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The Sum of Desire2Learn's Acquisitions: Brightspace
Tony Wan, EdSurge, Jul 15, 2014


This is an awkwardly written article and it's a bit difficult to tease out exactly what the author is saying, but I think it's this: the company Desire2Learn has recently acquired four products to extend its learning support capability. These supports extend beyond the bounds of a traditional learning management system, so they're being branded under a separate name: Brightspace. The generic term for the combination of Brightspace and D2L's flagship platform is an 'integrated learning platform'.

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Decision-making ponderings
Col Beer, Col's Weblog, Jul 15, 2014

I want to flag this item because I want to identify it as being wrong. There are two ways this item is wrong, at least in my view:

  • "people base their decisions on their internal representations... richer, more stylized, incorporate multiple levels of abstraction, and take on a structure that enables rapid retrieval of relevant decision-making heuristics and procedures (recognition-primed decision-making (RPD))" - this involves the postulation of a rich representational structure that probably doesn't exist - I would base decisions on what might be called DRD - direct recognition decision-making process.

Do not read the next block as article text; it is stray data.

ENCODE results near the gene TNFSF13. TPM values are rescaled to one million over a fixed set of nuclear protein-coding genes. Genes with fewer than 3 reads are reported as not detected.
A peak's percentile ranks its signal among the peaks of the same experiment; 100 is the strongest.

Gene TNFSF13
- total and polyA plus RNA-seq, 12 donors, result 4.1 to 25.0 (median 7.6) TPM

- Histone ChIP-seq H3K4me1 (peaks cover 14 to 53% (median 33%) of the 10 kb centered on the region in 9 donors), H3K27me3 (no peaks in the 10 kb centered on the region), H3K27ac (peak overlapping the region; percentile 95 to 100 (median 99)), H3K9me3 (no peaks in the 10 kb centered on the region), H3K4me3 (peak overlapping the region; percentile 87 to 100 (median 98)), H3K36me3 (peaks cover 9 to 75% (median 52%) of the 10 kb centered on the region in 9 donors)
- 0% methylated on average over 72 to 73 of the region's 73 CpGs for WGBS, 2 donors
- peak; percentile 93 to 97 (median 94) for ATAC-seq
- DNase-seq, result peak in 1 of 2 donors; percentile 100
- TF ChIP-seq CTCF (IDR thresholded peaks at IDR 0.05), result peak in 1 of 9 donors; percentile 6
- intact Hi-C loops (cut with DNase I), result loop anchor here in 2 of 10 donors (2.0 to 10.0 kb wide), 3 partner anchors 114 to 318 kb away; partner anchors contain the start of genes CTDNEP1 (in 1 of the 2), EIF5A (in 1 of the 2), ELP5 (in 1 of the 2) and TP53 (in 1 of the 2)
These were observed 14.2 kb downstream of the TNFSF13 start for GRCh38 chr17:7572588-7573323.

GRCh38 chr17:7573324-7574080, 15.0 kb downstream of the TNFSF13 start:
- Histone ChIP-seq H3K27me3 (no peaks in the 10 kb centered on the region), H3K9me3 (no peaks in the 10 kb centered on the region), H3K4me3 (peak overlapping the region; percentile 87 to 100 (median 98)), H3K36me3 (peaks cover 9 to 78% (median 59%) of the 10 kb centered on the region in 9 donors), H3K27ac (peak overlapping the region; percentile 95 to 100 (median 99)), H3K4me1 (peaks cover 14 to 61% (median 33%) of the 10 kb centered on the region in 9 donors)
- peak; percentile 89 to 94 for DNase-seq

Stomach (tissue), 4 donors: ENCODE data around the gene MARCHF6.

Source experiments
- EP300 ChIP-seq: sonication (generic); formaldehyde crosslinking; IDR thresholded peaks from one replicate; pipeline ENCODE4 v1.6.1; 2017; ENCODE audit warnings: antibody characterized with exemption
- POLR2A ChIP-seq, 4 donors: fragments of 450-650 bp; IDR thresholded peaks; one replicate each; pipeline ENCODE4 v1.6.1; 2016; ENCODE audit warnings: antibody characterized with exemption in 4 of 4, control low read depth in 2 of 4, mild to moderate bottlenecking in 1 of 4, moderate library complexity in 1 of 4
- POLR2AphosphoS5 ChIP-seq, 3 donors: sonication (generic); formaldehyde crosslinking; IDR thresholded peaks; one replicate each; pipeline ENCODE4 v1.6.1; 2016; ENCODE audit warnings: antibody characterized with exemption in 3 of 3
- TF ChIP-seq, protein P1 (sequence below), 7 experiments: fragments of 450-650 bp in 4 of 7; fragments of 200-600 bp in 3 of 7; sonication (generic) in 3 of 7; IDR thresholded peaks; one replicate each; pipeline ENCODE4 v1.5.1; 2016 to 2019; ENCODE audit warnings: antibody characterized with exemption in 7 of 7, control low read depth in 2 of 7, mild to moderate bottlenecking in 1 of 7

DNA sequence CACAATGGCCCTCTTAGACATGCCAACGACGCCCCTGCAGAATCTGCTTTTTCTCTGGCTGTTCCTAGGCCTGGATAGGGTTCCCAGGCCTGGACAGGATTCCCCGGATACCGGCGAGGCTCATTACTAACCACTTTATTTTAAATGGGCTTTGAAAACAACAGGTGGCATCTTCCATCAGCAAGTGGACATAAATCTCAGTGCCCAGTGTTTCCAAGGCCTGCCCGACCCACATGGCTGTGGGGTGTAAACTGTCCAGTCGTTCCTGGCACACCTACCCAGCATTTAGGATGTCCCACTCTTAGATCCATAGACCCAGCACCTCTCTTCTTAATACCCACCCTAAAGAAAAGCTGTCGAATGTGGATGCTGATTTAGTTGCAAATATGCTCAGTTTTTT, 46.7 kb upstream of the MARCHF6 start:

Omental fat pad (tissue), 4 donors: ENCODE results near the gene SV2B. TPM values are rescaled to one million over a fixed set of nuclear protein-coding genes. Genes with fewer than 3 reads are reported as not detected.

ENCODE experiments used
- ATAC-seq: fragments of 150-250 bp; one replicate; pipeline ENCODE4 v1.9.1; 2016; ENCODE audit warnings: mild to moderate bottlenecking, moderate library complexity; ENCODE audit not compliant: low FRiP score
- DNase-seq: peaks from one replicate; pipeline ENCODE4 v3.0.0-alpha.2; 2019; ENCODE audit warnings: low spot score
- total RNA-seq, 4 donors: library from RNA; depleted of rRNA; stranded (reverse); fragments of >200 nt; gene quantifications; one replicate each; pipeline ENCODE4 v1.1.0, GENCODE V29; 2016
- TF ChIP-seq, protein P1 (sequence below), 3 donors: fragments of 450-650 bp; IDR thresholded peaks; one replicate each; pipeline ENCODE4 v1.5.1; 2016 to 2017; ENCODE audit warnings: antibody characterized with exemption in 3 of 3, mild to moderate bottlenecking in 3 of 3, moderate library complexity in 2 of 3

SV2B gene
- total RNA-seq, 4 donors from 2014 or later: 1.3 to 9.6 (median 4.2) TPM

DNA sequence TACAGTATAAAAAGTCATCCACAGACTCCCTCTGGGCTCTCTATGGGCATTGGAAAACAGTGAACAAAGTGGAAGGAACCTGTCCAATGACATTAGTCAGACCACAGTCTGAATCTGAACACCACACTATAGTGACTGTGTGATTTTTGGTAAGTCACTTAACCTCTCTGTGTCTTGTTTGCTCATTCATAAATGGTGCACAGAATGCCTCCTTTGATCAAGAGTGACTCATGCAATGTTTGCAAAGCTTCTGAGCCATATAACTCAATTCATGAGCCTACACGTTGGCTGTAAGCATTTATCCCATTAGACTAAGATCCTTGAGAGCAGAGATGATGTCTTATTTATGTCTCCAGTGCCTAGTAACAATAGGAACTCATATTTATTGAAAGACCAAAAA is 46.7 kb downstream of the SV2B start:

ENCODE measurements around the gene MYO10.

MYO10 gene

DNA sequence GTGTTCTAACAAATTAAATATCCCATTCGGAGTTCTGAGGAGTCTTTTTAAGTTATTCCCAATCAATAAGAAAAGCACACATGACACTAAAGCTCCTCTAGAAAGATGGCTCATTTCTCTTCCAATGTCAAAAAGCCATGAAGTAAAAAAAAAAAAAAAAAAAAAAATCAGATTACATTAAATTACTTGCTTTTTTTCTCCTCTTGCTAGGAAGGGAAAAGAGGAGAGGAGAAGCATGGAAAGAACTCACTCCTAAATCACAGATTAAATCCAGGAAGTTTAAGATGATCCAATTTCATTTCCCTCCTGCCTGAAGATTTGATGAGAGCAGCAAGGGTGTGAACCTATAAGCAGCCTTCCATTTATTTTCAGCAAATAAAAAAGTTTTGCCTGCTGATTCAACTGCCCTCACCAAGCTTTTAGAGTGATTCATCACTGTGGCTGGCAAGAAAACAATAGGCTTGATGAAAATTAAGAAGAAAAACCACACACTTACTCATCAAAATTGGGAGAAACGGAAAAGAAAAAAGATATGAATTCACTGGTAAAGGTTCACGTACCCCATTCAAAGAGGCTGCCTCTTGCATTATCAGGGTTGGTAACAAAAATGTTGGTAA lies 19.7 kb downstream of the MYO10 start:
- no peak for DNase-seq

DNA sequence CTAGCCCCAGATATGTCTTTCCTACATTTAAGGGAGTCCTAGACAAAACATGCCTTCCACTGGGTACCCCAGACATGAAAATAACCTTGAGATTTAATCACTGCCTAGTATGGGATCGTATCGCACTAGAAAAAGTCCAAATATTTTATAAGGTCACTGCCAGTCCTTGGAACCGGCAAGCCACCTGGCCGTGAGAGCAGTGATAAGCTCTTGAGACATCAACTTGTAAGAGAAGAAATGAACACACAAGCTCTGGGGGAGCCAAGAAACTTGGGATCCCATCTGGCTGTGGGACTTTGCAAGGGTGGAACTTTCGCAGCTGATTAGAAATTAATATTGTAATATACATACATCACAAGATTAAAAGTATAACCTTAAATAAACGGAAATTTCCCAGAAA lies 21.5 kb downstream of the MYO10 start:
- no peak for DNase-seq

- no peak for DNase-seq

• "Zachary et al. (2013) there are four context awareness levels: perception, comprehension, projection, sense-making." I think it's too easy to create cross-categorized taxonomies. This is an example. We could probably identify each of these elements in a 'perception', but there is no principled distinction to be drawn between them, and they actually overlap ('what it means' is another way of saying 'how does it make sense').

In general, through the history of cognition, people have devised elaborate structures to characterize comprehension and decision-making. These are generally fabrications: they are structures built on the presumption that the brain operates as some sort of rule-based information processing machine. It is not, and so these designs are meaningless.

I mention this especiaally for scholars and academics, because you can be dragged down a rabbit-hole trying to identify and discern fine differences between these models. It's important to recall that since none of them are correct, the distinctions between them don't matter (related: see Descates on Scholasticism).

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Feed WordPress 101: The Basics
Alan Levine, CogDogBlog, Jul 15, 2014


This is the first of a five part series providing an overview of content syndication as it relates to WordPress. This is an essential component of a cMOOC-type course using WordPress. This first section covers the basic concepts of syndication, and so is appropriate for a wider audience. Alan Levin writes, "it allows a distributed structure for your course. It is pretty much modeled on the way the internet itself works. Instead of students coming to an LMS to do all their work, they’re doing it in a site that they maintain and it becomes a thing that they manage."

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Copyright 2010 Stephen Downes Contact: stephen@downes.ca